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Search Results: 1 - 10 of 869618 matches for " A.-M. O. C. Richeline "
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Fast Semantic Duplicate Detection Techniques in Databases  [PDF]
Ibrahim Moukouop Nguena, A.-M. O. C. Richeline
Journal of Software Engineering and Applications (JSEA) , 2017, DOI: 10.4236/jsea.2017.106029
Abstract: Semantic duplicates in databases represent today an important data quality challenge which leads to bad decisions. In large databases, we sometimes find ourselves with tens of thousands of duplicates, which necessitates an automatic deduplication. For this, it is necessary to detect duplicates, with a fairly reliable method to find as many duplicates as possible and powerful enough to run in a reasonable time. This paper proposes and compares on real data effective duplicates detection methods for automatic deduplication of files based on names, working with French texts or English texts, and the names of people or places, in Africa or in the West. After conducting a more complete classification of semantic duplicates than the usual classifications, we introduce several methods for detecting duplicates whose average complexity observed is less than O(2n). Through a simple model, we highlight a global efficacy rate, combining precision and recall. We propose a new metric distance between records, as well as rules for automatic duplicate detection. Analyses made on a database containing real data for an administration in Central Africa, and on a known standard database containing names of restaurants in the USA, have shown better results than those of known methods, with a lesser complexity.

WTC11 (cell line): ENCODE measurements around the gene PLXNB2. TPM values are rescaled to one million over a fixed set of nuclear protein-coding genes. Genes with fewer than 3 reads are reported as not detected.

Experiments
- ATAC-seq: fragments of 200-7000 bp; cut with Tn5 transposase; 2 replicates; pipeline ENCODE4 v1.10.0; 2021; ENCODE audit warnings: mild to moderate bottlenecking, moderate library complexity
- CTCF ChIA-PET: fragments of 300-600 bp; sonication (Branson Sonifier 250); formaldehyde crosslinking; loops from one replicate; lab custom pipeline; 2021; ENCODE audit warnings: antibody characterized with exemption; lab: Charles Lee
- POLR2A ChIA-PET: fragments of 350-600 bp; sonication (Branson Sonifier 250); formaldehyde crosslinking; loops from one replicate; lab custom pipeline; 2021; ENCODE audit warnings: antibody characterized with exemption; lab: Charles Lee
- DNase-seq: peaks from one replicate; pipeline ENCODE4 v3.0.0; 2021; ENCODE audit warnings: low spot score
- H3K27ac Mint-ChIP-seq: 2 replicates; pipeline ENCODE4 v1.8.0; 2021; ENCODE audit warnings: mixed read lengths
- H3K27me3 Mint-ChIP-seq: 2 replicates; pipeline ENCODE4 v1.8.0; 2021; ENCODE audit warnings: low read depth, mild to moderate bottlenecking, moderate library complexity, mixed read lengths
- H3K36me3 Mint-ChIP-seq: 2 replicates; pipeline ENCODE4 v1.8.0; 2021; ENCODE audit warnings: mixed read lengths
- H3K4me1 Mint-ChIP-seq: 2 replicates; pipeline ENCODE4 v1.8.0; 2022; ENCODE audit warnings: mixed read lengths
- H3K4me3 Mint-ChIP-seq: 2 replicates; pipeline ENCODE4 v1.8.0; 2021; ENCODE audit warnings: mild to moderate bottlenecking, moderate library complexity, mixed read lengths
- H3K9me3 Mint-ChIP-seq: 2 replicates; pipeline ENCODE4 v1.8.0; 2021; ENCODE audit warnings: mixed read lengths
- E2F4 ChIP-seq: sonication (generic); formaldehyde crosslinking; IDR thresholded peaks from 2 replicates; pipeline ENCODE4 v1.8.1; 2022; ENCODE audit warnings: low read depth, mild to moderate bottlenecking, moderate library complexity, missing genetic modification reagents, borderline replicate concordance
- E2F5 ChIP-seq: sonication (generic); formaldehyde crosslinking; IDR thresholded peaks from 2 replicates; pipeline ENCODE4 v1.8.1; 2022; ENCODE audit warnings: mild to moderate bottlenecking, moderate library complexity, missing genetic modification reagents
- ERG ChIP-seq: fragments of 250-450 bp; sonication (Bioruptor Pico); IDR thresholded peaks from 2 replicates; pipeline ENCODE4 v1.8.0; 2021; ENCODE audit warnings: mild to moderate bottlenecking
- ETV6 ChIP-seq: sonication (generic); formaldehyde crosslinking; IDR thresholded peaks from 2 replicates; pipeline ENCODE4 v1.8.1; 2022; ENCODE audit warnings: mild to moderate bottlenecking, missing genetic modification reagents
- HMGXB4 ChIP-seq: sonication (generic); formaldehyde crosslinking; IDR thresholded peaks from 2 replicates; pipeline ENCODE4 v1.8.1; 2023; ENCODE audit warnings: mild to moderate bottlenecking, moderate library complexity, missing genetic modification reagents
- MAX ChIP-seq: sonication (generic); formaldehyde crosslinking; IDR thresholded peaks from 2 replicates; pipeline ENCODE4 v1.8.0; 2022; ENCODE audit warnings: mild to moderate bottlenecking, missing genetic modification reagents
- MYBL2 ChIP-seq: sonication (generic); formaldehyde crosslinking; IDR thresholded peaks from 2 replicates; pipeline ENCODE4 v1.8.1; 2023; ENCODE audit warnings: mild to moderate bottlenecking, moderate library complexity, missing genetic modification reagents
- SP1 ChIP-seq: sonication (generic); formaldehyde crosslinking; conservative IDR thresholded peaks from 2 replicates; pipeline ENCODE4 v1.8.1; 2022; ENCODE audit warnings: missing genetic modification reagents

M-SURGE: new software specifically designed for multistate capture-recapture models
Choquet, R.,Reboulet, A.-M.,Pradel, R.,Gimenez, O.
Animal Biodiversity and Conservation , 2004,
Abstract: M-SURGE (along with its companion program U-CARE) has been written specifically to handle multistate capture-recapture models and to alleviate their inherent difficulties (model specification, quality of convergence, flexibility of parameterization, assessment of fit). In its domain, M-SURGE covers a broader range of models than a general program like MARK (White & Burnham, 1999), while being more user-friendly than MS-SURVIV (Hines, 1994). Among the main features of M-SURGE is a wide class of models and a variety of parameterizations: (1) M-SURGE covers conditional models with probability of recapture depending on the current state (Arnason Schwarz type models) as well as on the current and previous state (Jolly-movement type models). In both cases, age and/or time-dependence and multiple groups can be considered. (2) Combined survival-transition probabilities can be represented as such or decomposed into transition and survival probabilities. (3) Among the transition probabilities with the same state of departure, the one to be computed by subtraction can be freely picked by the user. User-friendliness is enhanced by the easiness with which constrained models are built, using an interpreted language called GEMACO. Examples of various types of multistate models are developed and presented.